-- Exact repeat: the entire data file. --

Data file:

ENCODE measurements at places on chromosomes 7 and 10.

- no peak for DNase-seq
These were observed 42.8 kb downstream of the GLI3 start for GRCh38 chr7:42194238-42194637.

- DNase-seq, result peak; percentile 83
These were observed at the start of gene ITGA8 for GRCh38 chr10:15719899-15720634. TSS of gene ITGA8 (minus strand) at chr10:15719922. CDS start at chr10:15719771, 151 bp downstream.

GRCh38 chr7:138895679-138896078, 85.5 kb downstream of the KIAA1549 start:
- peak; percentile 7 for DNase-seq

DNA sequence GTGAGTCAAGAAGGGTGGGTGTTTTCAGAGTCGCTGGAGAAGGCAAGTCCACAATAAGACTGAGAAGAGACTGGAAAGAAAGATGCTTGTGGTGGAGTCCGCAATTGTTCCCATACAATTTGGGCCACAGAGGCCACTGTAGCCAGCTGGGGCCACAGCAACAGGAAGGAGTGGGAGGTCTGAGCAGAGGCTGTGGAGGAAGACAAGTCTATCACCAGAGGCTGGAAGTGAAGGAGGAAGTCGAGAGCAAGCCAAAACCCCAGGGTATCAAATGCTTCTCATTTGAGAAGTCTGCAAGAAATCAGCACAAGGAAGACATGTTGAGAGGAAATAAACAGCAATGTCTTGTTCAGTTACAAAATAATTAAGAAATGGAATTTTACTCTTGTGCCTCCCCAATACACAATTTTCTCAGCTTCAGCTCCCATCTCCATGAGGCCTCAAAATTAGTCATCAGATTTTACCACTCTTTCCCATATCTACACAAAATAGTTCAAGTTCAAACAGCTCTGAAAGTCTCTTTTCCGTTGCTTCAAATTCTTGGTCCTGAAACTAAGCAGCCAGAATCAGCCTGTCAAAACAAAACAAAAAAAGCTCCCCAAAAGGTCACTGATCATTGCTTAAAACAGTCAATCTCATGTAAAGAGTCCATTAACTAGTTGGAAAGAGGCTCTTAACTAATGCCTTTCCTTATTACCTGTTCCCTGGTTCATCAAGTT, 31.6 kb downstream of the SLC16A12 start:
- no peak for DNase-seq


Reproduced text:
ENCODE measurements at places on chromosomes 7 and 10.

- no peak for DNase-seq
These were observed 42.8 kb downstream of the GLI3 start for GRCh38 chr7:42194238-42194637.

- DNase-seq, result peak; percentile 83
These were observed at the start of gene ITGA8 for GRCh38 chr10:15719899-15720634. TSS of gene ITGA8 (minus strand) at chr10:15719922. CDS start at chr10:15719771, 151 bp downstream.

GRCh38 chr7:138895679-138896078, 85.5 kb downstream of the KIAA1549 start:
- peak; percentile 7 for DNase-seq

DNA sequence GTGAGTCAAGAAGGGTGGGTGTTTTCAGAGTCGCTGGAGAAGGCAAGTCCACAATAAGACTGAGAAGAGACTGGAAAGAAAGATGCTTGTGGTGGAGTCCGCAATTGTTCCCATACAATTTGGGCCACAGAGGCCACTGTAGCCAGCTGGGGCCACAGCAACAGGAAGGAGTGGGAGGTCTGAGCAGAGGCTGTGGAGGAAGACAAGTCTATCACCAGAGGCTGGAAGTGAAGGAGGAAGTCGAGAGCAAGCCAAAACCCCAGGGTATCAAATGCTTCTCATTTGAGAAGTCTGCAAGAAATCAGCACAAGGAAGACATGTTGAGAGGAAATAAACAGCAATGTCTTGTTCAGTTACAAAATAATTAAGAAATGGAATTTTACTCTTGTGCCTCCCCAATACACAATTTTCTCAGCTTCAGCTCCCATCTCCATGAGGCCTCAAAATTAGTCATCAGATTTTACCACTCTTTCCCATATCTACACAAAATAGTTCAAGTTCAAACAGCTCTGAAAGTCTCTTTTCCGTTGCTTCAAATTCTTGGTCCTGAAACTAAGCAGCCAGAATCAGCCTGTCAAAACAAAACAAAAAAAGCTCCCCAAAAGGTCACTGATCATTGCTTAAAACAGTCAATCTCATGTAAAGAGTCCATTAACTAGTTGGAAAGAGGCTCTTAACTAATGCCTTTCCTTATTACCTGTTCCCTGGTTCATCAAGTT, 31.6 kb downstream of the SLC16A12 start:
- no peak for DNase-seq